By this time, you have probably heard or seen something along the lines of "Instead of blue or pink, why don't you make it a dollar for a boy and 78 cents for a girl." While that has the capability to make people laugh, it's a true statement that makes a mockery over the way we view gender.
Feminism, especially in the so called "millennial" generation has a somewhat mixed connotation. Simply put, you are either in or out. At its core, feminism is far from the "women are better than men" concept that society associates it with. At the beginning, it was simply something that women wanted for suffrage, equal pay, and the ability to treat her body the way that she wanted to. It is a fact that we are trying to coexist in a society of people who do not see simple things like that.
I love the feminist movement from the 60s. Studying it was what really prompted my self discovery to become a feminist. This part of feminism that extends to today is known as the "second wave." In is in that wave that feminist pioneer Gloria Steinem made her national debut. To this day, she is one of my personal role models because she basically said "screw the haters" and stood for things she was passionate for. That second wave of feminism was also when the controversial Roe vs Wade case took on the Supreme Court. I am feminist because I think that women should have the right to do whatever they want to do with their bodies without government interference.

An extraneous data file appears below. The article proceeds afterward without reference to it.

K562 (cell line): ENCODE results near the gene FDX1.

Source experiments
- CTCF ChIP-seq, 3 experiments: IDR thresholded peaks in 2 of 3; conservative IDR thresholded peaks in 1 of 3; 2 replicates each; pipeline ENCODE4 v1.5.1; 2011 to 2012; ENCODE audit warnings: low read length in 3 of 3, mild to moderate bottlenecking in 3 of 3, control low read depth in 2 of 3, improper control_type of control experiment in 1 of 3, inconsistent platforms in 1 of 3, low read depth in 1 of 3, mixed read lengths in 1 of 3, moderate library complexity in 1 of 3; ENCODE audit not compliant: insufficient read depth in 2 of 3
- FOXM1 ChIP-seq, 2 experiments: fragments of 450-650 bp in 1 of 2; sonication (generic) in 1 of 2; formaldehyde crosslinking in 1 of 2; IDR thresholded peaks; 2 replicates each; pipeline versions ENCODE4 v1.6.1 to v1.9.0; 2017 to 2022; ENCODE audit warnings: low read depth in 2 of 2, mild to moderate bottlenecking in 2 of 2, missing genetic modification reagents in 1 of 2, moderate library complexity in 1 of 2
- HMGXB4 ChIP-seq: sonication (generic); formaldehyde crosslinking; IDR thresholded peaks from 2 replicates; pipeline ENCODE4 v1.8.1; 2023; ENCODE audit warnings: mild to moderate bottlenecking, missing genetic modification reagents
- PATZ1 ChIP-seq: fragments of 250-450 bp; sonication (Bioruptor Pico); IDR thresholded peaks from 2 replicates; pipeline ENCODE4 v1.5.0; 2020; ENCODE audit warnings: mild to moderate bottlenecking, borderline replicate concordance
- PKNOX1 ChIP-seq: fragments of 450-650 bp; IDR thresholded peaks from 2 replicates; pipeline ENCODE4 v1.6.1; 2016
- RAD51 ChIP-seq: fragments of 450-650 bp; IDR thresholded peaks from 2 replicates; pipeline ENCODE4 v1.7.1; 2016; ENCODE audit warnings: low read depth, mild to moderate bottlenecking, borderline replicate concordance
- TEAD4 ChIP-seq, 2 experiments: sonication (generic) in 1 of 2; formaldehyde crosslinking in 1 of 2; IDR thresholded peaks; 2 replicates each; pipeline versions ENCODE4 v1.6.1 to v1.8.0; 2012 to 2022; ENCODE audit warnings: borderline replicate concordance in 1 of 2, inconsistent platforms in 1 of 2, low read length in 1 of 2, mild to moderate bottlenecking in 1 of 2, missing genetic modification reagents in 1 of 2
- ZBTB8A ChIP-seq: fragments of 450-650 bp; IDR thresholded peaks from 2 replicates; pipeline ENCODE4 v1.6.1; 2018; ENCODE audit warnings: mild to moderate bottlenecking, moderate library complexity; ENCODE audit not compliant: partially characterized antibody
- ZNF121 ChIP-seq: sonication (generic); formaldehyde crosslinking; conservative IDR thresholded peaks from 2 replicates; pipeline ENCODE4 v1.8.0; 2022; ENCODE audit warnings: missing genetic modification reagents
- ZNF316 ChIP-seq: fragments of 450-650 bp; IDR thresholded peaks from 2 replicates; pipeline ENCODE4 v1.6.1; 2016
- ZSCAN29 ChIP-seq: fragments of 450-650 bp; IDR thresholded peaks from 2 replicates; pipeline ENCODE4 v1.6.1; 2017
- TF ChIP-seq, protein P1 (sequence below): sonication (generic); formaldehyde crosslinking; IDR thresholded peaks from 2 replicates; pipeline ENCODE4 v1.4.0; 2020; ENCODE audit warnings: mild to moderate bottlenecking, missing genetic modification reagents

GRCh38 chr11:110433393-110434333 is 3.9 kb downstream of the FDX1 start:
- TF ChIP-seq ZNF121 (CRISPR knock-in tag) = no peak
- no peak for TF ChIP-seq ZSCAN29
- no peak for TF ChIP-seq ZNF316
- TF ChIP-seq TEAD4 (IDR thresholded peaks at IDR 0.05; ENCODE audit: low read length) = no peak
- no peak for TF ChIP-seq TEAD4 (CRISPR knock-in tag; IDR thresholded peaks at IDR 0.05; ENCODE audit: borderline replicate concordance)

To me, feminism is so much more than the history of its roots. I truly believe that feminism is a necessary tool for society today. My foremothers died for things that we take advantage of in this day and age. Simple things, like voting in a local election, they fought for. It is because of that fighting that I do basic things today.
This 2016 presidential election has given women reasons to dream. Now, I do not personally condone Trump's "grab 'em by the p---y" comment, but for some women, he has inspired them. For me, however, my feminist boost has come from Hillary Clinton. On multiple occasions, Hillary has worn white to her campaign functions, or more notably the Democratic National Convention. The significance? White was what Suffragettes wore to march for suffrage. Long before there was a Hillary, they marched to give women a voice.
With all of that being said, you may wonder, "why are you a feminist?" Well, to me the answer is simple. Being a feminist means that I stand for basic human rights for everyone, not just women. The thing about it is, 2016 has been a year to transform the world. Why does that have to stop now? All of us are in this thing called life. We have to let our impact extend beyond the boundaries of gender.